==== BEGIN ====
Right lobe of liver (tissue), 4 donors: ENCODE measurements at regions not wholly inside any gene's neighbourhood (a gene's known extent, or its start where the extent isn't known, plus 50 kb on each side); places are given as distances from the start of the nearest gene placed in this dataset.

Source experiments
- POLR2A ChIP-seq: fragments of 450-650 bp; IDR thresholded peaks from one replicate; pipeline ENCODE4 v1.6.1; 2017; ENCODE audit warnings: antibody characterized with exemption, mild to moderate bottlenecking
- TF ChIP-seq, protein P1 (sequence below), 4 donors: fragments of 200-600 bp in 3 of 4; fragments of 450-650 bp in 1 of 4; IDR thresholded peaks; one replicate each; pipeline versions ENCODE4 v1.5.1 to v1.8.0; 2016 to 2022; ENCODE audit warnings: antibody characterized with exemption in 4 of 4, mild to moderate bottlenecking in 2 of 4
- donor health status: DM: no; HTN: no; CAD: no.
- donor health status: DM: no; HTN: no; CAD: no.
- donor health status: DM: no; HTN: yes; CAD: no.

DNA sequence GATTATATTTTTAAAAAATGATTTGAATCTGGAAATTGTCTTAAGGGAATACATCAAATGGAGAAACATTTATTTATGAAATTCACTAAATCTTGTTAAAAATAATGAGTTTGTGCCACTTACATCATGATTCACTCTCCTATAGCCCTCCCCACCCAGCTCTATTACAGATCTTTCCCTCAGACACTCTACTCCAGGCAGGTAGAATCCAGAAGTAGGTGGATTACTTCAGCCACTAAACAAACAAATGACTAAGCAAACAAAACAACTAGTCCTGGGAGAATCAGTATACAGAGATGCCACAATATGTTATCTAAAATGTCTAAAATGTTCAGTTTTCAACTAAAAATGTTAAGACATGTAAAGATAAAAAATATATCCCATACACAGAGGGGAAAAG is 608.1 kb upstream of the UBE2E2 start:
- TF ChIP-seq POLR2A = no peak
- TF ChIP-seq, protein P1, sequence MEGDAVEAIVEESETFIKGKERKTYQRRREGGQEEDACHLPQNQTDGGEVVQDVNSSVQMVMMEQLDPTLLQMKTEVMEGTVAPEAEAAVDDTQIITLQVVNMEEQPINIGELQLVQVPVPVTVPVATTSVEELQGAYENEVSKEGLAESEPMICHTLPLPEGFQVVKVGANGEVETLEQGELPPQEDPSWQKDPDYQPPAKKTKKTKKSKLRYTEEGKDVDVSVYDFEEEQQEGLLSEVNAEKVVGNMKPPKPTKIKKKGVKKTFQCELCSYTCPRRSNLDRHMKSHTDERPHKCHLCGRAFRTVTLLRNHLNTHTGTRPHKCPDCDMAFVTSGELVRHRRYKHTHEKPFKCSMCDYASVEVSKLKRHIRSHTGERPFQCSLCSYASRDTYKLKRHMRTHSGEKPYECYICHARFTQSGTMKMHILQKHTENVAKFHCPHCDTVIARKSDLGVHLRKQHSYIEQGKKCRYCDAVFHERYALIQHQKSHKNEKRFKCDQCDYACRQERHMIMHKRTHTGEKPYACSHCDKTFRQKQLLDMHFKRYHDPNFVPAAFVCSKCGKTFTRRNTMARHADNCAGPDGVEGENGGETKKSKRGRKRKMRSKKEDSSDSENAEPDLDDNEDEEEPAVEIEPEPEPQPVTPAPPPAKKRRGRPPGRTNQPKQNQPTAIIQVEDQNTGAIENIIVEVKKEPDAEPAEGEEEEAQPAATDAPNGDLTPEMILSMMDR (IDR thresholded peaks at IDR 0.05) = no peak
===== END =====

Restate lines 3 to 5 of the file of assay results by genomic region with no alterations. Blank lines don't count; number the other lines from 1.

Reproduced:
- POLR2A ChIP-seq: fragments of 450-650 bp; IDR thresholded peaks from one replicate; pipeline ENCODE4 v1.6.1; 2017; ENCODE audit warnings: antibody characterized with exemption, mild to moderate bottlenecking
- TF ChIP-seq, protein P1 (sequence below), 4 donors: fragments of 200-600 bp in 3 of 4; fragments of 450-650 bp in 1 of 4; IDR thresholded peaks; one replicate each; pipeline versions ENCODE4 v1.5.1 to v1.8.0; 2016 to 2022; ENCODE audit warnings: antibody characterized with exemption in 4 of 4, mild to moderate bottlenecking in 2 of 4
- donor health status: DM: no; HTN: no; CAD: no.